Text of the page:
While members of congress are away on recess, efforts are underway to try and revive legislation to repeal and replace portions of the Affordable Care Act (ACA).  A group of three Republican senators; Lindsey Graham of South Carolina, Bill Cassidy of Florida, and Dan Heller of Nevada, are continuing to push an alternative health care proposal that would use block grants that would provide more money and control to states.

The group said on Tuesday that they hope to enlist the support of at least 25 governors for the block grant approach by the end of this month. The strategy is to garner sufficient congressional support through the endorsement of governors with the expectation that senators would be hard-pressed to rebuff their state government’s wishes.

The plan would send federal dollars currently spent on Obamacare, estimated at more than $110 billion in 2016, back to the states to use on their own health care approach. The group is working to complete a formula by next week to determine how much each state would receive so that governors can judge the potential impact.  They are also reaching out to the Senate parliamentarian to seek flexibility under the reconciliation process and have expressed an intent to hold hearings on the bill and would allow amendments to come from the floor.

Meanwhile, Senate Majority Leader Mitch McConnell and other Republican leaders have expressed a desire to move on from health care to other issues.  In addition, lawmakers returning from recess after Labor Day will confront a stack of bills that must be addressed, including several that directly impact health care providers in South Dakota.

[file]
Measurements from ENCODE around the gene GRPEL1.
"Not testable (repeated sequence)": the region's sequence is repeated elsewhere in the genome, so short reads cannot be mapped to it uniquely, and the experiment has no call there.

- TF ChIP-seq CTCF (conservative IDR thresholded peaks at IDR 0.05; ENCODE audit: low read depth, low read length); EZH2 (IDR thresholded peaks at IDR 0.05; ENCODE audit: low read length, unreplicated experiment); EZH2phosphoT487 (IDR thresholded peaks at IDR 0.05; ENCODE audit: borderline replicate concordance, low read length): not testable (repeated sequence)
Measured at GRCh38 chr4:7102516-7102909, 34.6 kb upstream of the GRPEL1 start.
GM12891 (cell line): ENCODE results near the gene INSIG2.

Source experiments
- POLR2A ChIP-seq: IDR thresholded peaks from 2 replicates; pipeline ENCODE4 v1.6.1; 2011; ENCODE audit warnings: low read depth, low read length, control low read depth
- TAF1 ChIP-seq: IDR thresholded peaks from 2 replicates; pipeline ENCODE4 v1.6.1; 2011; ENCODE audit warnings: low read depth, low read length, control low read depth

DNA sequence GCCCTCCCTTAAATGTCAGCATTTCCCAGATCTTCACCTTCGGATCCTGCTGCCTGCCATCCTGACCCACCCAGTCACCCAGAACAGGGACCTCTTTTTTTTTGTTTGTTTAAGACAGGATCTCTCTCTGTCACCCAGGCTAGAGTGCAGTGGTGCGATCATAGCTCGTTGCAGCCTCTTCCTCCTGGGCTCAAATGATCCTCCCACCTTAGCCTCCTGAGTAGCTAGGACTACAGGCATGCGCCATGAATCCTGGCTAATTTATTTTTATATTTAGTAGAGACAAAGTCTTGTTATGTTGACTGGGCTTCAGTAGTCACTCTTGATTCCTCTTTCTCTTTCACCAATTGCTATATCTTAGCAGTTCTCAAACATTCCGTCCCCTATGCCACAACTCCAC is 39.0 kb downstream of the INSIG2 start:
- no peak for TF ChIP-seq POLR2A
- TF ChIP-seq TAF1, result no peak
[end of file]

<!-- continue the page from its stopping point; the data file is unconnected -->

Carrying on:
In addition, it has been confirmed that cost-sharing reduction (CSR) payments will be made for the month of August.  The Trump administration has been threatening to stop making the payments, which are currently made on a month-by-month basis. Insurers have said failure to continue making these payments would force dramatic premium increases and cause some insurers to leave the individual market.

There remains a great deal of uncertainty for insurers and state insurance regulators as to what they can expect regarding future CSR payments.  Making it difficult for them to determine if they will participate in the individual market and what premiums they will charge for 2018.Health insurers offering qualified health plans through the marketplaces must file their rates for 2018 by September 6, 2017.

Absent specific guidance about whether CSRs will be paid in 2018 (or even in September 2017), state regulators likely will instruct their insurers to file their rates based on an assumption that CSRs will not be paid, or at least to file two sets of rates assuming on the one hand that CSRs will be paid and on the other hand that they will not be. The congressional budget office (CBO) has projected, along with multiple insurers, that the nonpayment of CSRs would result in significant rate increases of 20 percent or more.

The Senate Health Education Labor and Pensions Committee plans to hold bipartisan hearings in early September on proposals to stabilize the individual insurance market. The committee hopes to produce a bill by mid-September, which coincides with the time insurers must commit to rates for plans offered in the 2018 insurance exchange.  Learn more about the hearings here.

We will continue to share our messages related to these and other important issues in preparation for what will be a busy congressional schedule in September.  During the recess, there are opportunities for our “voices to be heard”.

The South Dakota congressional delegation will be attending various community events and the Sioux Falls Chamber of Commerce will host two programs with opportunities for you to share your perspectives.